Indeed, the introduction of the .NET Framework (version 1.0 in February 2002 and 1.1 in April 2003), has shifted the primary focus of most new development efforts into the managed-code space. Thus while the ODBC, OLE DB, and ADO technologies continue to age, they remain the primary data access technologies for unmanaged code (i.e. Win32) applications. Today they are collectively known as the Microsoft Data Access Components (MDAC) or the Windows Data Access Components (WDAC), and are part of the Windows SDK.
There is also some continued evolution in these technologies, such as ADO Multi-Dimensional (ADOMD), ADO Extensions for DDL and Security (ADOX), the SQL Server Java Database Connectivity (JDBC) driver, and the PHP driver for SQL Server. See Figure 5 and the table that follows it. In short, with or without the .NET Framework, there is still an ongoing need for direct, optimized access to data stores like SQL Server from unmanaged code environments.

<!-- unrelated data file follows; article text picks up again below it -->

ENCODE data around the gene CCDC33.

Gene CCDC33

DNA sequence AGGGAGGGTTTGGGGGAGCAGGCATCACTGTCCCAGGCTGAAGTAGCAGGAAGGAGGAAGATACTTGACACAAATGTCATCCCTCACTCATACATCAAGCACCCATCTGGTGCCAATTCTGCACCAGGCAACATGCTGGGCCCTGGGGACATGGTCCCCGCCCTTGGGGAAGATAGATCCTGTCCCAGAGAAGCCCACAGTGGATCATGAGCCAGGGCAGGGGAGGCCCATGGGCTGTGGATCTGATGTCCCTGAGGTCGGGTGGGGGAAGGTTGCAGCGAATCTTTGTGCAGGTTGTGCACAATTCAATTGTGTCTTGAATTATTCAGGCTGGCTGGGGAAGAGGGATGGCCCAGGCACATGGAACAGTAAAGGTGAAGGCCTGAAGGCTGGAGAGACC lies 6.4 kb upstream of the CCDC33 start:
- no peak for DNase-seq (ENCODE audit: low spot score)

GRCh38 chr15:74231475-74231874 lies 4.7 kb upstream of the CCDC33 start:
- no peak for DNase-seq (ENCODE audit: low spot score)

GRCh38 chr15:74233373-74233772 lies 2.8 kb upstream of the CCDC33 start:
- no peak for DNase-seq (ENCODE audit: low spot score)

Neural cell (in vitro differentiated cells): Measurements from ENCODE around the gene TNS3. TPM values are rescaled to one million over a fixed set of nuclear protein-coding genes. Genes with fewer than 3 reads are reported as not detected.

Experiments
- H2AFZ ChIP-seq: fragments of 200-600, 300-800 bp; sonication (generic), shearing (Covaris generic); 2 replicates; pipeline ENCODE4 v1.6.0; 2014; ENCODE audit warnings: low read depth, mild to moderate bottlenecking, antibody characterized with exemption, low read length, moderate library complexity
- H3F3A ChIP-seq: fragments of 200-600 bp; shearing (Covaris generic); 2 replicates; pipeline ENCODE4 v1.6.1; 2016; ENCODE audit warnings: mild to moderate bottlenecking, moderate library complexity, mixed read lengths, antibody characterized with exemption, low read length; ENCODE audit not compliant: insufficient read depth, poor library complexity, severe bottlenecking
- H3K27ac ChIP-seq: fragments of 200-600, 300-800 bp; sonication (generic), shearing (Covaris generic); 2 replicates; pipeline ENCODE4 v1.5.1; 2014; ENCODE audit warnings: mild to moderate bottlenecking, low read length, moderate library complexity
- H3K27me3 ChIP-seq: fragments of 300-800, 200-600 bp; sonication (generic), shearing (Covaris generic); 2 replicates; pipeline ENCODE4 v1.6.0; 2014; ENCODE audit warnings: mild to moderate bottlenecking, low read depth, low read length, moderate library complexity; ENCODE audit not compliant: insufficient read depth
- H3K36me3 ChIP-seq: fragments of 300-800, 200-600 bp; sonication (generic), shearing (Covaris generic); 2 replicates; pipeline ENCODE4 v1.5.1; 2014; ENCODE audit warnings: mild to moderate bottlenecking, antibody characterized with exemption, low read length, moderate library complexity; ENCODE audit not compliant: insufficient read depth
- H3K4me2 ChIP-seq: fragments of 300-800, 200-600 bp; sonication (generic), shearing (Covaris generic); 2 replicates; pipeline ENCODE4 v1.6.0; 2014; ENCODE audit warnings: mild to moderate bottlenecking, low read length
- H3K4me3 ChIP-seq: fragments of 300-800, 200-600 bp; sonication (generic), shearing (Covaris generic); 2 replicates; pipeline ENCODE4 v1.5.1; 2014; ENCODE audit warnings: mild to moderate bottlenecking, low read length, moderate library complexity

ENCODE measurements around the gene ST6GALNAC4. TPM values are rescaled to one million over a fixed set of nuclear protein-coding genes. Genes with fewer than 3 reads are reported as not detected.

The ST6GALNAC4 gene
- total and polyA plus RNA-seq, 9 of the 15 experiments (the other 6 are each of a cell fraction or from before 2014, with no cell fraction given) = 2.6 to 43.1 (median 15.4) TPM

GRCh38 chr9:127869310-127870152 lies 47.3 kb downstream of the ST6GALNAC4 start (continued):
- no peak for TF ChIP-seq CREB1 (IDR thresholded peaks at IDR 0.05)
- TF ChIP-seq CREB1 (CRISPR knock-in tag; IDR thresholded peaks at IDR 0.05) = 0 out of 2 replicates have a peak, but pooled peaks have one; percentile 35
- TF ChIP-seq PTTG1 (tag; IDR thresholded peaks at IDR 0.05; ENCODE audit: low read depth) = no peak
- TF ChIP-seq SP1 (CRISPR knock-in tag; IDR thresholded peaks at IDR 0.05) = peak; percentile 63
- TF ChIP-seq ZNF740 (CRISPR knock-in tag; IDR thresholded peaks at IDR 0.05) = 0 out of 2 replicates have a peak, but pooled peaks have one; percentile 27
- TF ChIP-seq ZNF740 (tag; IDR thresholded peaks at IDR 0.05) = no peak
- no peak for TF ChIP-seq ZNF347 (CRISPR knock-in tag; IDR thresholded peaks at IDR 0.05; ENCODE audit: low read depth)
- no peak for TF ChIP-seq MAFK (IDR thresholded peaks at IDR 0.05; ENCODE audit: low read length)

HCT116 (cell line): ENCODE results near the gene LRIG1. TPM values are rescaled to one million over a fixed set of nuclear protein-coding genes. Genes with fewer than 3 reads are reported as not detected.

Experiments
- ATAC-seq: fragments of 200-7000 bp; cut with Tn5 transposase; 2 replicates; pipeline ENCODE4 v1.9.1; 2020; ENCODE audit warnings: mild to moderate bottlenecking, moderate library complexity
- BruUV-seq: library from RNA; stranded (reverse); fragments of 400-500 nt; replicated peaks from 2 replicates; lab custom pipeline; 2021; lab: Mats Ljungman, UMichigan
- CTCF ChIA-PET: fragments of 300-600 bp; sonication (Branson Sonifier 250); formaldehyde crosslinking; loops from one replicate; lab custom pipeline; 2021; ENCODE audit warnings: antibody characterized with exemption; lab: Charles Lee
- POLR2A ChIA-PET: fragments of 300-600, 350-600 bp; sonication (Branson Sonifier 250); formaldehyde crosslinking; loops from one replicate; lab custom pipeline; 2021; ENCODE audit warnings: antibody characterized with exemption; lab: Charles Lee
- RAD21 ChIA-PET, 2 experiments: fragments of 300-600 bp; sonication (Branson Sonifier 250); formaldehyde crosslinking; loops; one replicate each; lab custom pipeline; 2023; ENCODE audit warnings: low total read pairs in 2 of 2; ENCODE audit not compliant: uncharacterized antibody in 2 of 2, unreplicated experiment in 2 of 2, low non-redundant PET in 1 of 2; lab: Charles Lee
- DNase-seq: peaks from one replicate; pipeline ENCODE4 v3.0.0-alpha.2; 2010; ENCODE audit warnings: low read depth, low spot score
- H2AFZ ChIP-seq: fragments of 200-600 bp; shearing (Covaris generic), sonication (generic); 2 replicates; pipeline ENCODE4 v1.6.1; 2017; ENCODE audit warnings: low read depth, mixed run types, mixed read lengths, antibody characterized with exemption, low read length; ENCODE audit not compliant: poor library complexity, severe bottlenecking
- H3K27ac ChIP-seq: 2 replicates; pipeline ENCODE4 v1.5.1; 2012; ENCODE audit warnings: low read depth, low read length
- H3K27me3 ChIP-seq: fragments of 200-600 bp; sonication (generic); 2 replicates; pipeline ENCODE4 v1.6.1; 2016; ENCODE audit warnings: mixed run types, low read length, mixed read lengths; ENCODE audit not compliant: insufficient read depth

For more information on these, visit the links above as well as the SQL Server Developer's Center and the Data Access Technologies Road Map [up to ADO.NET]. A similar article to the latter is Data Access Technologies, which again is primarily focused on these Win32 technologies.
And with that we’ll leave the unmanaged code realm and shift our focus as well to developments in the kingdom of .NET.
Figure 5: Data Access Technologies for Unmanaged Code, current to September 2010.
Current Choice Matrix
SQL Server DBs
DBs w/ ODBC driver
DBs w/ OLE DB driver